Thursday, November 19, 2009


The clearest way into the Universe is through a forest wilderness
John Muir

I have been reading and watching anything I can lay my hands on that would help me design my first food forest. Geoff Lawton’s film “Establishing a Food Forest (the Permaculture Way series) was the most helpful.

He explained that we are to learn from nature and think of establishing a forest in terms of time, and a series of plantings that come and go until the final forest bio-system matures.

Leave land alone long enough and in many areas it will revert to forest. Damaged land will always start with pioneer plants that will start repairing the land; often these will fix nitrogen. Annual and perenial weeds would cover the earth. Within the protection of these weeds small plants would start to grow: small bushes and shrubs would begin to cover parts of the land and dominate. Finally pioneer trees such as the Acacia (nitrogen-fixing) would start taking hold. Leaf drop and attraction to foraging wildlife would enrich the soil. And so the beginnings of a forest would be born. This succession can take decades but will eventually result in a mature forest.

A forest is self-sustaining; the perennials and annuals are self-seeding and self-sowing. Forest litter deepens over the years to form a wonderful mulch filled with all the micro and macro-organisms needed to bring about sustainability. The soil is undisturbed and life in the soil increases fertility. The bio-diversity of nitrogen-fixing plants, plants that give mulch, plants that attract wildlife and beneficial insects with food, and plants that create habitats, all help develop the forest into a highly beneficial eco-system that in its complex integration is more than the sum of its parts.

We can mimic what we learn in nature and even speed up the process to some degree with more deliberate guidance than nature gives. Digging a swale on contour, to catch rainfall, and then planting it up on the swale mound with nitrogen-fixing plants is a great beginning to our forest. These are relatively short-lived but help condition the soil for those trees and plants we wish to see established. Interspersing these quick-grow plants with valuable and desired young trees to get started will speed up the forest succession process.

He also described how forests are a series of layers. These multiple layers of vegetation maximise health, sustainability and productivity in a forest. Seven distinct layers have been identified. This diagram by Graham Burnett best explains this:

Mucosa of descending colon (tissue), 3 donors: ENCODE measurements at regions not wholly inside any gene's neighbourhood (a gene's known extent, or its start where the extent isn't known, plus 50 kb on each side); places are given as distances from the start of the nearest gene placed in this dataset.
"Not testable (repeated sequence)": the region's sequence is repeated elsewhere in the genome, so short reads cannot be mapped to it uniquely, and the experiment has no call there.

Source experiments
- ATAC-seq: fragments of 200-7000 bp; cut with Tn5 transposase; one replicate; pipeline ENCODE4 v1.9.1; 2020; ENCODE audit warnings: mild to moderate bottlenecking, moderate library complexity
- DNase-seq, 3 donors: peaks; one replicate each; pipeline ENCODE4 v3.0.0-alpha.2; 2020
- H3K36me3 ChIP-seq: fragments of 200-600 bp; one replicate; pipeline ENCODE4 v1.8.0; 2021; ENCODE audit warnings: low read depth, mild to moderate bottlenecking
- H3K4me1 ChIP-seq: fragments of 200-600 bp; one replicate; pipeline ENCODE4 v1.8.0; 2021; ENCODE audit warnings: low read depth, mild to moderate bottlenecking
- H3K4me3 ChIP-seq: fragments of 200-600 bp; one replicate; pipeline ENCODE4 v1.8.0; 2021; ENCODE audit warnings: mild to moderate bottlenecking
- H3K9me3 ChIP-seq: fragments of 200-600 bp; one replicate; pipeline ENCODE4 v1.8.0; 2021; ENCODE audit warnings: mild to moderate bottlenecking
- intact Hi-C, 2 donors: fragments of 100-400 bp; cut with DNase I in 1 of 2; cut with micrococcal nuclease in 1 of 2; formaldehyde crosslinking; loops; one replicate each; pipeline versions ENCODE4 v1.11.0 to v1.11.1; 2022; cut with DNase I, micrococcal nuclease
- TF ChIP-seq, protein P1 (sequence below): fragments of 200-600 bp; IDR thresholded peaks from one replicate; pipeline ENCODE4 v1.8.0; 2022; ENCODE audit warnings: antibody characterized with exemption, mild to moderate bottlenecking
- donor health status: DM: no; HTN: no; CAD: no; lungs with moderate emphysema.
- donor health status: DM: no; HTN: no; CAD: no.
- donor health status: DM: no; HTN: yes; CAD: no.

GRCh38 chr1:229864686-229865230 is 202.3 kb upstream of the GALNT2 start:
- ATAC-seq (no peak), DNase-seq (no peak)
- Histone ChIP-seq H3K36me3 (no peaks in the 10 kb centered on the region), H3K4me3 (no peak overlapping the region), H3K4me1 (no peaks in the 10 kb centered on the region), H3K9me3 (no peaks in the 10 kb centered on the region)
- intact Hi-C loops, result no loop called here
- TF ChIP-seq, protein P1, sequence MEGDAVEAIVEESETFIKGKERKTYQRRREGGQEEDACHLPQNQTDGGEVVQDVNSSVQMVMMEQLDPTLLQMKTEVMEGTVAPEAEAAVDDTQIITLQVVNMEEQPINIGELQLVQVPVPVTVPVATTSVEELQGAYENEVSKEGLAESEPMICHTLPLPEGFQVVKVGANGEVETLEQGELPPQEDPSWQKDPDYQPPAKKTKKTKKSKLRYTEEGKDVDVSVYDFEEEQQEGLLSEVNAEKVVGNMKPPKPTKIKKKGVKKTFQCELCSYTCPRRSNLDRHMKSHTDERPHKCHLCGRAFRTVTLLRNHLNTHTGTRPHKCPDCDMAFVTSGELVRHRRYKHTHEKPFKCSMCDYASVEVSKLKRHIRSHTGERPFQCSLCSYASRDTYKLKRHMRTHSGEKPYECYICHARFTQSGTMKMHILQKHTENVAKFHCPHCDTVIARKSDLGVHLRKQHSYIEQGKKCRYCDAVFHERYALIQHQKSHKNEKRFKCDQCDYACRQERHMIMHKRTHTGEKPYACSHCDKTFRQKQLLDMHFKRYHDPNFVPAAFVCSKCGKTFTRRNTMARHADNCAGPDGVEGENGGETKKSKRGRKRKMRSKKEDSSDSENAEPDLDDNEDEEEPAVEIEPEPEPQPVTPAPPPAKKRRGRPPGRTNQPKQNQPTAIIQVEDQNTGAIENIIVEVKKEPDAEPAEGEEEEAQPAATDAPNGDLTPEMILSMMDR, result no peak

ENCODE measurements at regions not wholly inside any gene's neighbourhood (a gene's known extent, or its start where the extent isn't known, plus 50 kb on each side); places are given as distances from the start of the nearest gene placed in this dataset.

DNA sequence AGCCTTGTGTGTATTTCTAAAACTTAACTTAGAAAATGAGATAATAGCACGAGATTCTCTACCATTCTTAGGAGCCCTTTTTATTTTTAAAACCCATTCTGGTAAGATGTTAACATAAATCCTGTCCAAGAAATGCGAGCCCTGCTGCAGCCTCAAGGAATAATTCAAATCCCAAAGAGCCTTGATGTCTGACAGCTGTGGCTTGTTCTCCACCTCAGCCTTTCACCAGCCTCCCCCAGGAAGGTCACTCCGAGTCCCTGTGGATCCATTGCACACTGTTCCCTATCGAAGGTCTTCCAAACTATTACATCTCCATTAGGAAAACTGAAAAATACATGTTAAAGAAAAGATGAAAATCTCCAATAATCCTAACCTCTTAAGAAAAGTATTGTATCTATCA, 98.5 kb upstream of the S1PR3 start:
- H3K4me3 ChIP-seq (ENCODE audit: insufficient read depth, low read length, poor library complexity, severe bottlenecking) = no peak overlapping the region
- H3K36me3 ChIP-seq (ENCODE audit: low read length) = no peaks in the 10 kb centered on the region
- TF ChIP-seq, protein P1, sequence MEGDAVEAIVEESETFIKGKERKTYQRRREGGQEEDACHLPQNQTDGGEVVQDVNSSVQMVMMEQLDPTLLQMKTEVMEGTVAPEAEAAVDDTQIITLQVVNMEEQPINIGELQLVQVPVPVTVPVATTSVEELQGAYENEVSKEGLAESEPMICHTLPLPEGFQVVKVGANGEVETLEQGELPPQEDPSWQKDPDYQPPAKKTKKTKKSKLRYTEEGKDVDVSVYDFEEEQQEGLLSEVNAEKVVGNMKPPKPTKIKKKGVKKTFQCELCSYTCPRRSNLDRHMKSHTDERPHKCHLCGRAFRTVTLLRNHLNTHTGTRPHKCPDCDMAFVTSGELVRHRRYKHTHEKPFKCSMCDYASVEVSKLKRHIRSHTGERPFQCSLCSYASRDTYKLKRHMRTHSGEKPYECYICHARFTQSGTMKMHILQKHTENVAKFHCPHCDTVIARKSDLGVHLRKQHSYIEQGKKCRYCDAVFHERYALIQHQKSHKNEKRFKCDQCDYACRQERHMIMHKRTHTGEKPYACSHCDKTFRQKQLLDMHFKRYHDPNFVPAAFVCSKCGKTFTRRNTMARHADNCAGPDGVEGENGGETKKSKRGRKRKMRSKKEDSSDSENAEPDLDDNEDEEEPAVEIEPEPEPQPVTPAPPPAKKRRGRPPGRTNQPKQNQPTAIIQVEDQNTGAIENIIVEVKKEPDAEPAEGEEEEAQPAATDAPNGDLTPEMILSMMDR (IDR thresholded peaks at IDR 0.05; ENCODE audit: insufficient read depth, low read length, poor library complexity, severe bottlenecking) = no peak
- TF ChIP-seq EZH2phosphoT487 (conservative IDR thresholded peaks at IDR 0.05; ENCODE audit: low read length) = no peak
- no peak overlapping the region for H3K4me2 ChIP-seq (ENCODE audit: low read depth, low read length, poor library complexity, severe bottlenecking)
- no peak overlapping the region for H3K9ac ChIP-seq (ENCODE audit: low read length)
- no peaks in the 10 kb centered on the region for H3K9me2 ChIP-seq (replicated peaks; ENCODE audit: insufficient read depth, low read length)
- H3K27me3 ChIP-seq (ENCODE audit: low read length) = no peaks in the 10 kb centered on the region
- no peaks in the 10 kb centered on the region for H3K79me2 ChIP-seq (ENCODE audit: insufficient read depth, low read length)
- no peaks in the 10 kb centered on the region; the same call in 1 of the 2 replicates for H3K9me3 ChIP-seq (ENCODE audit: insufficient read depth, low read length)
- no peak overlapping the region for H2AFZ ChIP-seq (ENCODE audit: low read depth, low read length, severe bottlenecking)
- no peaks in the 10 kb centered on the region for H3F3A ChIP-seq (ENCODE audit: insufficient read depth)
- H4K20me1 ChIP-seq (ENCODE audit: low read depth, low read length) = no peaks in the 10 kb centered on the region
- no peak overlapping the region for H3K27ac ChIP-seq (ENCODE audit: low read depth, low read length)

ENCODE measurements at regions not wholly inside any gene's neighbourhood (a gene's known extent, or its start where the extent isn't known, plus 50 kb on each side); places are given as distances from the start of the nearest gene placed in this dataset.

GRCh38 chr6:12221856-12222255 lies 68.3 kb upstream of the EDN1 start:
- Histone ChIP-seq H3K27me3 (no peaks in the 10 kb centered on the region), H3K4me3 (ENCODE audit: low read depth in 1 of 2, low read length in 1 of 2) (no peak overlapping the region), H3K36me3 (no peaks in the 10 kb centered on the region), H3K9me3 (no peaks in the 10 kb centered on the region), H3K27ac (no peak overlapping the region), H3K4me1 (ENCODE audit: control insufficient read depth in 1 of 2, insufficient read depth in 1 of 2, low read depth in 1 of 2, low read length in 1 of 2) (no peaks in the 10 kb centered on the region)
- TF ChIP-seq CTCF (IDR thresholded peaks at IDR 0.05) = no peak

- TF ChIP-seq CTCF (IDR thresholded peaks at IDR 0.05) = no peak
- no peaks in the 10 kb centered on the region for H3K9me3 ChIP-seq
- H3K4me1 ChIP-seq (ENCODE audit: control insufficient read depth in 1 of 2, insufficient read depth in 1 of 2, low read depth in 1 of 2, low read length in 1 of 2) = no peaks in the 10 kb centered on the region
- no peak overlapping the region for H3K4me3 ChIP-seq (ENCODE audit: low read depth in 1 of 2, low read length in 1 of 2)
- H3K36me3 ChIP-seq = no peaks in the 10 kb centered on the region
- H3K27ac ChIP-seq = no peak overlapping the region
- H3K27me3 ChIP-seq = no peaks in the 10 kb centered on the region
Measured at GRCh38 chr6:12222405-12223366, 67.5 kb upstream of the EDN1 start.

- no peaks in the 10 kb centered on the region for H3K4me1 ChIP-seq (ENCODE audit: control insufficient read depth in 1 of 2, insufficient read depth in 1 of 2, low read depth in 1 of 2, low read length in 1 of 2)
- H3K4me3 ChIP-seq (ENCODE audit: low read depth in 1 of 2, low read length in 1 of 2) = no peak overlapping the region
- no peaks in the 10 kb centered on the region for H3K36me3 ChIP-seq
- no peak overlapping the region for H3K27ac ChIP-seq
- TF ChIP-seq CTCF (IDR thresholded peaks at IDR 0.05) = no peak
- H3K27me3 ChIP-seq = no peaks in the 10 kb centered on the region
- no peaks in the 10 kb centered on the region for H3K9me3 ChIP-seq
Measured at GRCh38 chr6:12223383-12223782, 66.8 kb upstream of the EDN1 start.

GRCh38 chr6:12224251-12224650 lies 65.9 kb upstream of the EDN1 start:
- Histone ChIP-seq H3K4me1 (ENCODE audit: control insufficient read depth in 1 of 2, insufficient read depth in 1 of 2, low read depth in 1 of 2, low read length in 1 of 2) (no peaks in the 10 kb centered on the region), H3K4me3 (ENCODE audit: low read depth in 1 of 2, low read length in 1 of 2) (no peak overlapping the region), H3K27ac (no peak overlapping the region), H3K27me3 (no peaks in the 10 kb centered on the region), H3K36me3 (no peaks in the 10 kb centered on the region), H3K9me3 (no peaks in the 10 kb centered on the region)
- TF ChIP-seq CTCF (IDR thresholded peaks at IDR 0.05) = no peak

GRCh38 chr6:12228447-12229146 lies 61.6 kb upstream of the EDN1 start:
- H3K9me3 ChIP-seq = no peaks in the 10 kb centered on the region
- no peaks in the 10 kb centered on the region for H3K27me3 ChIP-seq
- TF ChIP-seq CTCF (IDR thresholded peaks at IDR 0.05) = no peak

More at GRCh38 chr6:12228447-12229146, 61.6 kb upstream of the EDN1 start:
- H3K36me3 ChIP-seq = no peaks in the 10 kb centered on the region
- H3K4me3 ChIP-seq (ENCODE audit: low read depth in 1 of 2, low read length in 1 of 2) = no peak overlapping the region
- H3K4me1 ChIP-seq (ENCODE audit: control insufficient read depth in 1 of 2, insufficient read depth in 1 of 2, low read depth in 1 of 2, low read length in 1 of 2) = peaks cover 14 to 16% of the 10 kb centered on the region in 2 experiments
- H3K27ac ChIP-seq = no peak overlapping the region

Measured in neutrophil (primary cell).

It is also important to understand the structural functioning of a forest. Patterning of plants is not in a neat orchard style but more a clumping together of plants with each part a little different than the next. This has been found to attract more bird-life and greater levels of predatory insect-life than a regulated mono-patterned orchard that has these same seven levels integrated. With a more natural planting there are many more micro-climates created and bio-diversity is in increased. Different plants will be able to take better care of themselves when grown in the little niches created by this mimicry of nature’s forest systems.

Increasingly we are starting to understand more of the soil dynamics that go into increased fertility of the land. Not only above ground, but also below ground, multiple layers of root depths and soil utilization can effect a happy crowding of plants that benefit each other, instead of competeing by contending for the same soil nutrients and requirements. Combining plants in terms of root patterns that are beneficial creates more intensive use of the soil without bringing harm to the plants. A monoculture needs plant spacing for a plant to survive but this is not natural or optimal in terms of plant health and productivity, and all the benefit of land cover, shading, increased moisture, pest protection, and complex soil chemistry is lost.

I have to quote Bill Mollison here; not only because it tickled me to read it, but because his point of view in terms of productivity is accurate:

“We should not confuse order and tidiness. Tidiness is something that happens when you have frontal brain damage. You get very tidy. Tidiness is symptomatic of brain damage. Creativity, on the other hand, is symptomatic of a fairly whole brain, and is usually a disordered affair. The tolerance for disorder is one of the very few healthy signs in life. If you can tolerate disorder you are probably healthy. Creativity is seldom tidy.

Tidiness is like the painting of that straight up and down American with his fork and his straight rows. The British garden is a sign of extraordinary tidiness and functional disorder. You can measure it easily, but it doesn’t yield much. What we want is creative disorder. I repeat, it is not the number of elements in a system that is important, but the degree of functional organization of those elements – beneficial functions.”

A food forest cannot be some regimented plan that totally disregards the value of all nature has to offer in terms of bio-diversity and multiple integrations in complex and varied structures.

I am not aiming to plant a lot of trees and call it a forest, but multiple sets of random ecologies that integrate into a self-sustaining corporate biosystem; a tumbling cascade of colour, texture, highs and lows, with precious “weeds” and other productive plants between, until every part is bursting with life and productivity.

Until next time,

Geoff Lawton’s film “Establishing a Food Forest (the Permaculture Way series)
Bill Mollison: Transcript for a Permaculture Design Course.

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